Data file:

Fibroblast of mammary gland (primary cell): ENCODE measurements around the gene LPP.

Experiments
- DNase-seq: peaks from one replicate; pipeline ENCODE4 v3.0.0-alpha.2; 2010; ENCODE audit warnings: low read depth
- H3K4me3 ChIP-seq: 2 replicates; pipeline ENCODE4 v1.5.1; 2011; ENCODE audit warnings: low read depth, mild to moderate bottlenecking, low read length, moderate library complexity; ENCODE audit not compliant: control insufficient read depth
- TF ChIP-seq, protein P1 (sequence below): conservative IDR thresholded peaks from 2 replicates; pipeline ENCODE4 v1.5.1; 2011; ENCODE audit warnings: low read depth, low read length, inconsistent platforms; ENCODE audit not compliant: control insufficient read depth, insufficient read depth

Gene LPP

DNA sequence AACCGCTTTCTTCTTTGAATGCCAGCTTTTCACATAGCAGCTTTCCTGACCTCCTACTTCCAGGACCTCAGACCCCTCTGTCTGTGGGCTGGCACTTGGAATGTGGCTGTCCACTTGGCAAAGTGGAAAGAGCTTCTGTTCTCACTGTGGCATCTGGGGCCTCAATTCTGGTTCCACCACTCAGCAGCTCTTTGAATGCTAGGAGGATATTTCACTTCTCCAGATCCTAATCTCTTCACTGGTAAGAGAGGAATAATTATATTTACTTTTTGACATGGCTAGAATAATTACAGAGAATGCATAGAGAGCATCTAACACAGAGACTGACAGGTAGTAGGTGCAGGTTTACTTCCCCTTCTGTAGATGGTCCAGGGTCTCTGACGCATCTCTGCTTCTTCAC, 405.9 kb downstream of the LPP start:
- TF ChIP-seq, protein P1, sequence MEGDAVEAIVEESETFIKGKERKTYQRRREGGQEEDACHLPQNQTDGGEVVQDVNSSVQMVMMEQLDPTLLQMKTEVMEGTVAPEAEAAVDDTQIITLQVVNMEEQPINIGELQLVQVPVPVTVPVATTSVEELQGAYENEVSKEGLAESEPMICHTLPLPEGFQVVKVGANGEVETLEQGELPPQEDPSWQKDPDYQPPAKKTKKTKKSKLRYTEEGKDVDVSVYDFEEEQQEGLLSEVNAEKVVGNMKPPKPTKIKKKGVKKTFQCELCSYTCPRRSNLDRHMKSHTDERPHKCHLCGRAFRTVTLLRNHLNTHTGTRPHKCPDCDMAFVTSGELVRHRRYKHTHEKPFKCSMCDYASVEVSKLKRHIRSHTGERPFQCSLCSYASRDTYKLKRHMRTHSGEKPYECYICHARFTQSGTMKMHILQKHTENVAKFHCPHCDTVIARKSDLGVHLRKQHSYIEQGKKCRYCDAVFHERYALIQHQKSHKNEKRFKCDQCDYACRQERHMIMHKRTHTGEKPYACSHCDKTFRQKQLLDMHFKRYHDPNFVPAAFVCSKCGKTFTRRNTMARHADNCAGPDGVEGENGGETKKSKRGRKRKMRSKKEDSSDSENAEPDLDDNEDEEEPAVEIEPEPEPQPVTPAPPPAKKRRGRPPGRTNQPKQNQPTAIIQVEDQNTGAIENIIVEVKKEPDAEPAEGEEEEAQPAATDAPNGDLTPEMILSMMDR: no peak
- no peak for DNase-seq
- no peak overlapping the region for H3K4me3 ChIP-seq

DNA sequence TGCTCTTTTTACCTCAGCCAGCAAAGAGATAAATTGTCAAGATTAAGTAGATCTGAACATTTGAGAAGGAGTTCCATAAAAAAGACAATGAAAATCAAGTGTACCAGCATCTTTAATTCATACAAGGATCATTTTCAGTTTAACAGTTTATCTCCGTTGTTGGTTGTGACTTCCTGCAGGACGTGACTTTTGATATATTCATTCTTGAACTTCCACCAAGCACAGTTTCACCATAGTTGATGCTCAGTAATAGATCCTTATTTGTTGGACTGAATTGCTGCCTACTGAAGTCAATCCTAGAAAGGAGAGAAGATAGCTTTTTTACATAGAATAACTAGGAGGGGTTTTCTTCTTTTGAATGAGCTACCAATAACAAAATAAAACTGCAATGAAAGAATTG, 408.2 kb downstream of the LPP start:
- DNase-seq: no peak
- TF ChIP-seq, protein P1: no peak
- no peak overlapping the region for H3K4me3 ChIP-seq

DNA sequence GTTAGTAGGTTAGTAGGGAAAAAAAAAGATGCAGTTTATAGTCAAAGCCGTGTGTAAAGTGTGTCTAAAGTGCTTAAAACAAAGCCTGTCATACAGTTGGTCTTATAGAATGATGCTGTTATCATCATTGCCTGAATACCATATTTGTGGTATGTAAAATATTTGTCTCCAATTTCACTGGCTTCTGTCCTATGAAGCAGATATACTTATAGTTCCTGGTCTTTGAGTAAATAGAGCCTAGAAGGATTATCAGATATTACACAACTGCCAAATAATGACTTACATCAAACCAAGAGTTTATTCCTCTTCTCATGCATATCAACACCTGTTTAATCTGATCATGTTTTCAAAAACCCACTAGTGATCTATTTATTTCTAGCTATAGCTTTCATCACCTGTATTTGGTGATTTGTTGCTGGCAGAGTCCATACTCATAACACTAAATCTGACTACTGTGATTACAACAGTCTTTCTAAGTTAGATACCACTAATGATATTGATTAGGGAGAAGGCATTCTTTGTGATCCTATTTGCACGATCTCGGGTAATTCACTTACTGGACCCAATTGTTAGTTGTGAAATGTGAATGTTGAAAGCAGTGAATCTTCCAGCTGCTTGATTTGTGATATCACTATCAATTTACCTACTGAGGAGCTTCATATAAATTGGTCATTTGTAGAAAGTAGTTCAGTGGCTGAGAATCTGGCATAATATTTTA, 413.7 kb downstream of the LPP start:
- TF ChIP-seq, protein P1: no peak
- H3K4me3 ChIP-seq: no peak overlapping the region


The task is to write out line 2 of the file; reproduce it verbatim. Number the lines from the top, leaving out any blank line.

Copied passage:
Experiments